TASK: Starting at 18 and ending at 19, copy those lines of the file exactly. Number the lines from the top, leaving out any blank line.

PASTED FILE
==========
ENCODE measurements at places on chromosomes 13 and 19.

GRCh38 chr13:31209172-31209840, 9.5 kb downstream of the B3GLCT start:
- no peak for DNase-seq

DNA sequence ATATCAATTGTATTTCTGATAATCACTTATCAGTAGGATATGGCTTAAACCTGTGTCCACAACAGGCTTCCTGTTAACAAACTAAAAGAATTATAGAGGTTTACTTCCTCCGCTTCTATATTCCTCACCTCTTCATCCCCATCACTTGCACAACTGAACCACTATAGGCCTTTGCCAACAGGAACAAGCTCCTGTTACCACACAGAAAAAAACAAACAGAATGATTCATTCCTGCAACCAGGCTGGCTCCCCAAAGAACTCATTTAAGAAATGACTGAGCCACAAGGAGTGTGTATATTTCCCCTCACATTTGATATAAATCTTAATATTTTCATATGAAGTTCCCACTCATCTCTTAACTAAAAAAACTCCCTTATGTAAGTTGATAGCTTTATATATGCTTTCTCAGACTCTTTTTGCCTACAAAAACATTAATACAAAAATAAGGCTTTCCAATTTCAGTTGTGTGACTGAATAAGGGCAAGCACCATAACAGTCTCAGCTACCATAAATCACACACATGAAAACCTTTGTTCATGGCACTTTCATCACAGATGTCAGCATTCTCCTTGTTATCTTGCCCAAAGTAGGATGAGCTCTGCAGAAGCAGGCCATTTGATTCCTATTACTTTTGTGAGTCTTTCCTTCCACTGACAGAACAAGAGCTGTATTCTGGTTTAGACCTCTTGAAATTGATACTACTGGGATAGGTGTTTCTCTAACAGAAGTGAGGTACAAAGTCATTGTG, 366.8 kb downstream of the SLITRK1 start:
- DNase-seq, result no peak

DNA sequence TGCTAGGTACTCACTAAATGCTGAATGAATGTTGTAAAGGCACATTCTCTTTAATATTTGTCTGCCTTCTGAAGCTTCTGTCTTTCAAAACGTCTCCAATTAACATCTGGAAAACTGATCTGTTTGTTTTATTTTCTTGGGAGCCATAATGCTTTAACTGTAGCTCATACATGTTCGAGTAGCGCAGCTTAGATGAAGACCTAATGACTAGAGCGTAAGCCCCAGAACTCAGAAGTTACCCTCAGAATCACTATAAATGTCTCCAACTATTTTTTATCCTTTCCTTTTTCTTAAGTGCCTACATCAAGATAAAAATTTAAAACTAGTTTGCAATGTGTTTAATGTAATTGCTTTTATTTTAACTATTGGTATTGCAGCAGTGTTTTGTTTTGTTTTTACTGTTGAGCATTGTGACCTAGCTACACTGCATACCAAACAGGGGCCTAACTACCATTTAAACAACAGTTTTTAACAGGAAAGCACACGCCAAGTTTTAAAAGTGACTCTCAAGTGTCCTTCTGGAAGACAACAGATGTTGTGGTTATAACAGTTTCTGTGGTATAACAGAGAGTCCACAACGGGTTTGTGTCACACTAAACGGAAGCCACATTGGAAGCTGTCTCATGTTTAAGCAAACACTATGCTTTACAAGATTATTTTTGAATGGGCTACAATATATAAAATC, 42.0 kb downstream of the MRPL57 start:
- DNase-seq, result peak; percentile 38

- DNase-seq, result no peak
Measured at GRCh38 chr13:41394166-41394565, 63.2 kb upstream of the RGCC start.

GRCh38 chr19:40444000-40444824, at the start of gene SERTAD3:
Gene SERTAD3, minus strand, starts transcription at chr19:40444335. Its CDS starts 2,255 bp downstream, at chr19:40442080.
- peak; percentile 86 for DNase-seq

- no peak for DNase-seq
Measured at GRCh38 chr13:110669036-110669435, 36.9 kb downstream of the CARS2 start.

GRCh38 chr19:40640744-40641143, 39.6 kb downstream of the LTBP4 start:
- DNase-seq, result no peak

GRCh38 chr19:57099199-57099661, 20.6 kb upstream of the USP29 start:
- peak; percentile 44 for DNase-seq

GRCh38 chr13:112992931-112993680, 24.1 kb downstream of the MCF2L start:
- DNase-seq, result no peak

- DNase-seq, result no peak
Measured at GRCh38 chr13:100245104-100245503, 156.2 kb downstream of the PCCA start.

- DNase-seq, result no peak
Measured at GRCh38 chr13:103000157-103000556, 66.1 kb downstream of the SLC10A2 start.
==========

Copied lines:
- peak; percentile 44 for DNase-seq

GRCh38 chr13:112992931-112993680, 24.1 kb downstream of the MCF2L start: